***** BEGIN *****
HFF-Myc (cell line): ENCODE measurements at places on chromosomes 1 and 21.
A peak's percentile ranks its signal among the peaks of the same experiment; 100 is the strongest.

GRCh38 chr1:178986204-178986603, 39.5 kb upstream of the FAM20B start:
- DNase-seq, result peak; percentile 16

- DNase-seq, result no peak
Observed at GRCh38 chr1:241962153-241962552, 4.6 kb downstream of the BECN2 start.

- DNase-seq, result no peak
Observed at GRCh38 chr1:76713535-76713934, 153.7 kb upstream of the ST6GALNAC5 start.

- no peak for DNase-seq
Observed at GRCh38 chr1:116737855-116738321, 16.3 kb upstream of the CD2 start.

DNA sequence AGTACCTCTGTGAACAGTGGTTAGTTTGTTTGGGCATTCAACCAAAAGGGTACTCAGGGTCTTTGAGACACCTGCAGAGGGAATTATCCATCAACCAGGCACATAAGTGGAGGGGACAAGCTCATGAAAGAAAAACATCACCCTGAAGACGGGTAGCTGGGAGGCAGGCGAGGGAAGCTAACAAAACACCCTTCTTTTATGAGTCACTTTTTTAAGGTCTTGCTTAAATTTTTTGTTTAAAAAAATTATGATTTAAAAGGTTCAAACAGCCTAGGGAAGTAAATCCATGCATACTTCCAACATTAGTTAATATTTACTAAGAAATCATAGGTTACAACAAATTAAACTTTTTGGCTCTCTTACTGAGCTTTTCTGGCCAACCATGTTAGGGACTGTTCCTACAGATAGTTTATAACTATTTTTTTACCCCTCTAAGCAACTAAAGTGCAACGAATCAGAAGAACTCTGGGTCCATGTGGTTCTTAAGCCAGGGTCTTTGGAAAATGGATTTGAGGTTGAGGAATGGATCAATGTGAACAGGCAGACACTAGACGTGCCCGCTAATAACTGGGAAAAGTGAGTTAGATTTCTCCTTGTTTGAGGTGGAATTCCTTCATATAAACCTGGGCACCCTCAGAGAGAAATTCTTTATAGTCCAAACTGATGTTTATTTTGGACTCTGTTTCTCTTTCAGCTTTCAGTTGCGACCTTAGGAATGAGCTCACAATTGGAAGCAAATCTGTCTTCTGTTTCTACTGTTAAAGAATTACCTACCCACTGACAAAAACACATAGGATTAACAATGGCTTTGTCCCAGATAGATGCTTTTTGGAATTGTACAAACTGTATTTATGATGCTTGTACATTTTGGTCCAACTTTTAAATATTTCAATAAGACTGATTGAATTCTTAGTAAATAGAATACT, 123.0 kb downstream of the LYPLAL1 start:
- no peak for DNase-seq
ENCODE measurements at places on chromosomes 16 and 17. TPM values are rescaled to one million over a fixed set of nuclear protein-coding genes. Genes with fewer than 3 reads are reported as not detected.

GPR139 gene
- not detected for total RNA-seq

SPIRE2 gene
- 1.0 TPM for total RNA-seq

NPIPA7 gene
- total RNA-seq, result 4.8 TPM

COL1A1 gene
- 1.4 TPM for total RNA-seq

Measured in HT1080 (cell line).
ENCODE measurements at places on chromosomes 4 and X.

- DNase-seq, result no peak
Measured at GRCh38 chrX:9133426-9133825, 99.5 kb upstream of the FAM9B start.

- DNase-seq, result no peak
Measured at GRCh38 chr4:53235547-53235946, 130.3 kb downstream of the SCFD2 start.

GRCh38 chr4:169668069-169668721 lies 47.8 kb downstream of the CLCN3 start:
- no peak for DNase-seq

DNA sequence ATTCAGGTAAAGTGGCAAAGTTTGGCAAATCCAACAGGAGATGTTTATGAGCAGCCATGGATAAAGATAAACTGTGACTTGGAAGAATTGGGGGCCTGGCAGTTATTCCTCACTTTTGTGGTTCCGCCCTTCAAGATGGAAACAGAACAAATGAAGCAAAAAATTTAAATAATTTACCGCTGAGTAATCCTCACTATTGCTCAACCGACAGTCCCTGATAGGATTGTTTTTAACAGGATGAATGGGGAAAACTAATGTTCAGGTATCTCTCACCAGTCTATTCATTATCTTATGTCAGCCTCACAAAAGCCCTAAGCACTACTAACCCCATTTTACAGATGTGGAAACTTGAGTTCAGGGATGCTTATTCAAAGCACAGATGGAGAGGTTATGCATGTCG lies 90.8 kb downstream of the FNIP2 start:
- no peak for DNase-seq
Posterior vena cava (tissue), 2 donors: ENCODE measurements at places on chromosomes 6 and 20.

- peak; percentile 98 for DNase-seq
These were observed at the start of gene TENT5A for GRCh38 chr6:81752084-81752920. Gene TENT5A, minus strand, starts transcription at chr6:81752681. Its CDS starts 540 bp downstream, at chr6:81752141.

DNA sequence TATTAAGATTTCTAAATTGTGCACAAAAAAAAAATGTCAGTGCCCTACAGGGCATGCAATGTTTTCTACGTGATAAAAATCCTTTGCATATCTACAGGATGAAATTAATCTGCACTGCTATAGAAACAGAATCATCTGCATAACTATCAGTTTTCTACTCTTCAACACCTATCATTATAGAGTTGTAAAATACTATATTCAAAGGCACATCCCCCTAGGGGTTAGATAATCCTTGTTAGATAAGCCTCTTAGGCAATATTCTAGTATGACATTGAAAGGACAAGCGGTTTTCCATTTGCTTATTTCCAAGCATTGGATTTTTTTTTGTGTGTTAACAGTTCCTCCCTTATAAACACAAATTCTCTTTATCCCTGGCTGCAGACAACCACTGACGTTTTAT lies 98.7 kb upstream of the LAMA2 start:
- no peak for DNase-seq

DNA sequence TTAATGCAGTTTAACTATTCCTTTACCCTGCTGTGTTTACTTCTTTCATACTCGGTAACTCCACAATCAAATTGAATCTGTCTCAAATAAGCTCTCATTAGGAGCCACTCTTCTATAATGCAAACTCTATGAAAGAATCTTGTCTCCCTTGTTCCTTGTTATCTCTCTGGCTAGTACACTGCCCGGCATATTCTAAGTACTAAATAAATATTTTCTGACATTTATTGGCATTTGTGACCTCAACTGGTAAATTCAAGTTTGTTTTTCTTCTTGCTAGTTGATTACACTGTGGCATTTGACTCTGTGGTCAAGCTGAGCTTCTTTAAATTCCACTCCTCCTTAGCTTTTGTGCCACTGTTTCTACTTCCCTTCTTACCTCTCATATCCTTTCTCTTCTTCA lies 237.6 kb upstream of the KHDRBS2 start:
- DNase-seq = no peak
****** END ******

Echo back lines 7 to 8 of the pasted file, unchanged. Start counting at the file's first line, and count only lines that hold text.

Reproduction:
- DNase-seq, result no peak
Observed at GRCh38 chr1:76713535-76713934, 153.7 kb upstream of the ST6GALNAC5 start.